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Who are you?

When it comes to making choices about your career, it helps to first understand who you are and what's important to you. 

Developing this self-awareness can guide you to make more meaningful choices and find a career where you feel fulfilled and rewarded. 

Who are you?

Maybe you've suddenly or perhaps gradually found yourself standing in the middle of a career crossroads, scanning the various paths around you and wondering which one to take. It's likely you'll be asking yourself questions such as, “Where am I going to go now?” and, “What am I going to do next?”   

At this point, it can be easy to feel lost among all the seemingly limitless choices, all the information about various options and all the potential directions in which you could go. Alternatively you may recognise that you want something to change but without knowing what. 

It may help to start off by asking yourself a simple question: “Who am I?” 

Having a greater sense of awareness about who you are is an essential part of career coaching, providing a compass for your career direction or goals and shaping your values.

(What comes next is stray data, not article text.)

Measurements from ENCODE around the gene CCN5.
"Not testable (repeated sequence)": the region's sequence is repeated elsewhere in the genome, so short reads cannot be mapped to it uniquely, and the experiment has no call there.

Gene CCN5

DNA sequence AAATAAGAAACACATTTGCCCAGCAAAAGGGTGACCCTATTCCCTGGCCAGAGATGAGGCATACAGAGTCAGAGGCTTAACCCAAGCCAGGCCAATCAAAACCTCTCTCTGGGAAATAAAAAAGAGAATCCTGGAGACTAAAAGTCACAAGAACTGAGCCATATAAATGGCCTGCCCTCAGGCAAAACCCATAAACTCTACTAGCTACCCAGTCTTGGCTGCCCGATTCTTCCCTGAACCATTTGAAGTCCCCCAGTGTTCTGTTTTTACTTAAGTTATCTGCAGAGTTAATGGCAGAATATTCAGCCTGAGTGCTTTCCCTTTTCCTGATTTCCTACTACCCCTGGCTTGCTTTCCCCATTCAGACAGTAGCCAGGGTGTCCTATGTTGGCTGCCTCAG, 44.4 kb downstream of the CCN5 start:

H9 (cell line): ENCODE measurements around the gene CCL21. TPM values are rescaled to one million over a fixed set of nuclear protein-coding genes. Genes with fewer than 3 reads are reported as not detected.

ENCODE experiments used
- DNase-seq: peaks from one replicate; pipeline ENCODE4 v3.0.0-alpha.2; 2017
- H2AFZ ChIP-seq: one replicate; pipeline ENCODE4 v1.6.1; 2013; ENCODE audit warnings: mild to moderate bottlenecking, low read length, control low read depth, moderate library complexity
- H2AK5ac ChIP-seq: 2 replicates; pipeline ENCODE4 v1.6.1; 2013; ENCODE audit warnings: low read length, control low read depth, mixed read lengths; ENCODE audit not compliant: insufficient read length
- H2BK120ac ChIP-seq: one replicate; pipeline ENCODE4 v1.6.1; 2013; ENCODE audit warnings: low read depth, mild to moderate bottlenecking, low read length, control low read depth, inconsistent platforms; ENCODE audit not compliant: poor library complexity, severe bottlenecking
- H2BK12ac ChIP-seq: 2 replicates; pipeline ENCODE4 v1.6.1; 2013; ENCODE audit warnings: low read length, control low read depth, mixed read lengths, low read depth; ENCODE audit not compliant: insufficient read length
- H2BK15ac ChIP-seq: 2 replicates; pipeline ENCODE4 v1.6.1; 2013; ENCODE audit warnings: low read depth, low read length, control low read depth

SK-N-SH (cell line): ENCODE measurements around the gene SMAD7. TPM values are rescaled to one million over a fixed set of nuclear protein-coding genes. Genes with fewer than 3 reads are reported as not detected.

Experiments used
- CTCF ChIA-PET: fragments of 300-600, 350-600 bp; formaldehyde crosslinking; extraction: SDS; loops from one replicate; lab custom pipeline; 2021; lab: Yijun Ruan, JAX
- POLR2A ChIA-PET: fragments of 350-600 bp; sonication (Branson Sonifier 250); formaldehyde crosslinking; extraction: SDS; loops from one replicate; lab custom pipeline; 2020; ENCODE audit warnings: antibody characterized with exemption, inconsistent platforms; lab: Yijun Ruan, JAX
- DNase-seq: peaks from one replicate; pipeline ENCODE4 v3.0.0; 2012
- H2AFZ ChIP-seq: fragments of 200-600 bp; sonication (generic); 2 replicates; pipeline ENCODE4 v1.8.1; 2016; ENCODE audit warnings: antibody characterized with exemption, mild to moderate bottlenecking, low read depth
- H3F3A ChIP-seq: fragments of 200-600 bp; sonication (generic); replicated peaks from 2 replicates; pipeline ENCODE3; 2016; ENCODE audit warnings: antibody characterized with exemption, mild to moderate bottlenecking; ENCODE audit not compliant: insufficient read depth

Your values 

Values are the beliefs, ideas or qualities that are important to you. They are central when it comes to planning your career. If you can determine which aspects of your working life are most important, it will help you choose a career path that is right for you. 

Working in a job that aligns with your values means you are more likely to thrive. On the contrary, working in a role that doesn’t meet your values can lead to feeling unfulfilled, frustrated or unhappy. 

Taking time to try and pin down your values could help to:

  • realise what changes you need to make
  • make better or more meaningful choices
  • guide you when making decisions or goals
  • determine whether a job is right for you
  • offer direction or inspiration
The My Career Values worksheet can help you determine which aspects of your working life are important to you. It can also help you work out what you can control and what you can't.